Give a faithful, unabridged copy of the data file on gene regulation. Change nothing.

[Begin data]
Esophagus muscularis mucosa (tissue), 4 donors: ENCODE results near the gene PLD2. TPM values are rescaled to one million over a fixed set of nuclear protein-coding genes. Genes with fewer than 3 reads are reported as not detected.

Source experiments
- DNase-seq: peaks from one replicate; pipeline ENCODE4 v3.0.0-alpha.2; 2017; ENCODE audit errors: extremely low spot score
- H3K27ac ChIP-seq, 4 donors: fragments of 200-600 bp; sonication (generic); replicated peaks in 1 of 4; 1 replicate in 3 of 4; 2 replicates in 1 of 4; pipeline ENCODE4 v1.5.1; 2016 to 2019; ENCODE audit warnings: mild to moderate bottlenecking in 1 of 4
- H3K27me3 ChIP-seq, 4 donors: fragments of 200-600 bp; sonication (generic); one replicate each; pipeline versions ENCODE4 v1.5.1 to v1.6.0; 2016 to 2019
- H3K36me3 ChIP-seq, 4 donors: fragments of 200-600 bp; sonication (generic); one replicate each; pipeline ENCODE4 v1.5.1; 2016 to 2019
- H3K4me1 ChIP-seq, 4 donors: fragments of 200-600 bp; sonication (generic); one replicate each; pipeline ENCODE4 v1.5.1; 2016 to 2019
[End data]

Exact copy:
Esophagus muscularis mucosa (tissue), 4 donors: ENCODE results near the gene PLD2. TPM values are rescaled to one million over a fixed set of nuclear protein-coding genes. Genes with fewer than 3 reads are reported as not detected.

Source experiments
- DNase-seq: peaks from one replicate; pipeline ENCODE4 v3.0.0-alpha.2; 2017; ENCODE audit errors: extremely low spot score
- H3K27ac ChIP-seq, 4 donors: fragments of 200-600 bp; sonication (generic); replicated peaks in 1 of 4; 1 replicate in 3 of 4; 2 replicates in 1 of 4; pipeline ENCODE4 v1.5.1; 2016 to 2019; ENCODE audit warnings: mild to moderate bottlenecking in 1 of 4
- H3K27me3 ChIP-seq, 4 donors: fragments of 200-600 bp; sonication (generic); one replicate each; pipeline versions ENCODE4 v1.5.1 to v1.6.0; 2016 to 2019
- H3K36me3 ChIP-seq, 4 donors: fragments of 200-600 bp; sonication (generic); one replicate each; pipeline ENCODE4 v1.5.1; 2016 to 2019
- H3K4me1 ChIP-seq, 4 donors: fragments of 200-600 bp; sonication (generic); one replicate each; pipeline ENCODE4 v1.5.1; 2016 to 2019